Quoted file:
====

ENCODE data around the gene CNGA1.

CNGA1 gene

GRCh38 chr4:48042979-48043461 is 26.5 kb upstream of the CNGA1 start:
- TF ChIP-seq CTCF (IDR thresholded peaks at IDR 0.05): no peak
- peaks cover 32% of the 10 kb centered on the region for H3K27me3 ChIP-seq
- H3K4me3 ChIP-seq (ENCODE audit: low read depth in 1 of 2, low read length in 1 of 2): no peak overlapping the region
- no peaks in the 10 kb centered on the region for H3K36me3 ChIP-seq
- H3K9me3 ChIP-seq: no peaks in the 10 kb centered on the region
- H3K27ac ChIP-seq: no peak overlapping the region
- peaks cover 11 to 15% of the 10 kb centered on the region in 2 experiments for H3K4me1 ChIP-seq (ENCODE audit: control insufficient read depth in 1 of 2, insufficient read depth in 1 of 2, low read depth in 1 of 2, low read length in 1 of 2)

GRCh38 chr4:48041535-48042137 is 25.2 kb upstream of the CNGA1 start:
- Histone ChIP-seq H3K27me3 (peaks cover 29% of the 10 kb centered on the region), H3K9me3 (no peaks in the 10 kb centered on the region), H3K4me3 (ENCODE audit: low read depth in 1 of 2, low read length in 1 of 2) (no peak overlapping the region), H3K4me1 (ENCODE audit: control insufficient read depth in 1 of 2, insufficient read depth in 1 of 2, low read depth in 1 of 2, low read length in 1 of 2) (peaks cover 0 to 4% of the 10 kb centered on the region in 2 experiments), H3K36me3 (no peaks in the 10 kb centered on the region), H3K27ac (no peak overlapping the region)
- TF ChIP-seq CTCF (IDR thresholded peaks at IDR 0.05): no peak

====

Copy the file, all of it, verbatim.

ENCODE data around the gene CNGA1.

CNGA1 gene

GRCh38 chr4:48042979-48043461 is 26.5 kb upstream of the CNGA1 start:
- TF ChIP-seq CTCF (IDR thresholded peaks at IDR 0.05): no peak
- peaks cover 32% of the 10 kb centered on the region for H3K27me3 ChIP-seq
- H3K4me3 ChIP-seq (ENCODE audit: low read depth in 1 of 2, low read length in 1 of 2): no peak overlapping the region
- no peaks in the 10 kb centered on the region for H3K36me3 ChIP-seq
- H3K9me3 ChIP-seq: no peaks in the 10 kb centered on the region
- H3K27ac ChIP-seq: no peak overlapping the region
- peaks cover 11 to 15% of the 10 kb centered on the region in 2 experiments for H3K4me1 ChIP-seq (ENCODE audit: control insufficient read depth in 1 of 2, insufficient read depth in 1 of 2, low read depth in 1 of 2, low read length in 1 of 2)

GRCh38 chr4:48041535-48042137 is 25.2 kb upstream of the CNGA1 start:
- Histone ChIP-seq H3K27me3 (peaks cover 29% of the 10 kb centered on the region), H3K9me3 (no peaks in the 10 kb centered on the region), H3K4me3 (ENCODE audit: low read depth in 1 of 2, low read length in 1 of 2) (no peak overlapping the region), H3K4me1 (ENCODE audit: control insufficient read depth in 1 of 2, insufficient read depth in 1 of 2, low read depth in 1 of 2, low read length in 1 of 2) (peaks cover 0 to 4% of the 10 kb centered on the region in 2 experiments), H3K36me3 (no peaks in the 10 kb centered on the region), H3K27ac (no peak overlapping the region)
- TF ChIP-seq CTCF (IDR thresholded peaks at IDR 0.05): no peak